The Internet Archive, the online repository of millions of digitized books, wants to shield its readers from other’s prying eyes — like the government’s.
On Thursday night the nonprofit announced new privacy protections to make it more difficult to see users’ reading behavior on the site, by implementing the encrypted Web protocol standard HTTPS and making it the default. Most users will soon be using the secure protocol, which is designed to protect against eavesdropping and what are called “man-in-the-middle attacks,” the group said. The protections were announced during an event at the organization’s headquarters in San Francisco.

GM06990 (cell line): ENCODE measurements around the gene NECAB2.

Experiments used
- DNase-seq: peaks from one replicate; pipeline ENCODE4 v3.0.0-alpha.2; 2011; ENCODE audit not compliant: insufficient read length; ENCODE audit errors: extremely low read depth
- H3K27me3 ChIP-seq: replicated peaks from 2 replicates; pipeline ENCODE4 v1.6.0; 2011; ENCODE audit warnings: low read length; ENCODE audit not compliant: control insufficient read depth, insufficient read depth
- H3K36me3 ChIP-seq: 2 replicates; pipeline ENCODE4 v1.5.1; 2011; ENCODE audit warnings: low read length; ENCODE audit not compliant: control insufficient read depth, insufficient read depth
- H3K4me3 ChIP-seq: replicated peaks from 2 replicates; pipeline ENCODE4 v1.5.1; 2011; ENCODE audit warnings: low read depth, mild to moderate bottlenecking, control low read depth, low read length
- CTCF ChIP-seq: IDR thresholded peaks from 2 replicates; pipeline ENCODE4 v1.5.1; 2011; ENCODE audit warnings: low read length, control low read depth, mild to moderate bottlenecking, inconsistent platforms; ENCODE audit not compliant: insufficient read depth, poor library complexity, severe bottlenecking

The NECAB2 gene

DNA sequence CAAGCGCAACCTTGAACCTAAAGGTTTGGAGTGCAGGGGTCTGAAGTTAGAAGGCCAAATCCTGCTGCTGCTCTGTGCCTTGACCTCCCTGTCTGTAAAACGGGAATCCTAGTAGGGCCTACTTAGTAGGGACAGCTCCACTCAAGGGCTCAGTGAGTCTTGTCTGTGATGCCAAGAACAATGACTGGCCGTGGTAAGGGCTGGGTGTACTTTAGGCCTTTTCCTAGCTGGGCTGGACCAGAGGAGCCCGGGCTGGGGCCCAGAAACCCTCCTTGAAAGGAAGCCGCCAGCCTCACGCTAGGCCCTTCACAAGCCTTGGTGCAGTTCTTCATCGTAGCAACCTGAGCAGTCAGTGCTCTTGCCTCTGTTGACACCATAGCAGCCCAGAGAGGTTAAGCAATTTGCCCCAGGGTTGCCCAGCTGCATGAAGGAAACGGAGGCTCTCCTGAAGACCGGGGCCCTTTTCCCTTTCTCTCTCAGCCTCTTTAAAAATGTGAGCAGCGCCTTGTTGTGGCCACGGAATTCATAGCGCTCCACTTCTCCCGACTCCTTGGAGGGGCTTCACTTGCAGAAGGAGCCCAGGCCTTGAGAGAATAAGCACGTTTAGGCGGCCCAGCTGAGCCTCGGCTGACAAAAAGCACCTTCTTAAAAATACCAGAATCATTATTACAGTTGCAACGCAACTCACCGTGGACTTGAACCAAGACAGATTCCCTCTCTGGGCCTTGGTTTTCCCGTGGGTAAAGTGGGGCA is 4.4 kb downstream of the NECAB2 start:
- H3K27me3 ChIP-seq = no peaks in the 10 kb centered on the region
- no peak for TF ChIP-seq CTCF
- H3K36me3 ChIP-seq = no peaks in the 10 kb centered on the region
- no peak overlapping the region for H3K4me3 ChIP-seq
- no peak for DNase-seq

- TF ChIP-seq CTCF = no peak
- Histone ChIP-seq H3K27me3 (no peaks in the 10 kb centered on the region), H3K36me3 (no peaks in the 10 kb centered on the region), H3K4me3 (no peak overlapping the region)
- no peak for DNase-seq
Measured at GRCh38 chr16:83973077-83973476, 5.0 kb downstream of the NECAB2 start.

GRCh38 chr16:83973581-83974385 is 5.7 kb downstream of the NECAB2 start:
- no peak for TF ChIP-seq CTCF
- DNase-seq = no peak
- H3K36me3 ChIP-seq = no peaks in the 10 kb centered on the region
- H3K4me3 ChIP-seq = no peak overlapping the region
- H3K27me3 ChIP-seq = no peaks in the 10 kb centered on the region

Recent revelations over government surveillance and National Security Agency programs like Prism were a major driver behind the changes. “Based on the revelations of bulk interception of web traffic as it goes over the Internet, we are now protecting the reading behavior as it transits over the Internet by encrypting the reader’s choices of webpages all the way from their browser to our website,” the group said in a Friday blog post, pointing to NSA’s “XKeyscore” tool in particular.
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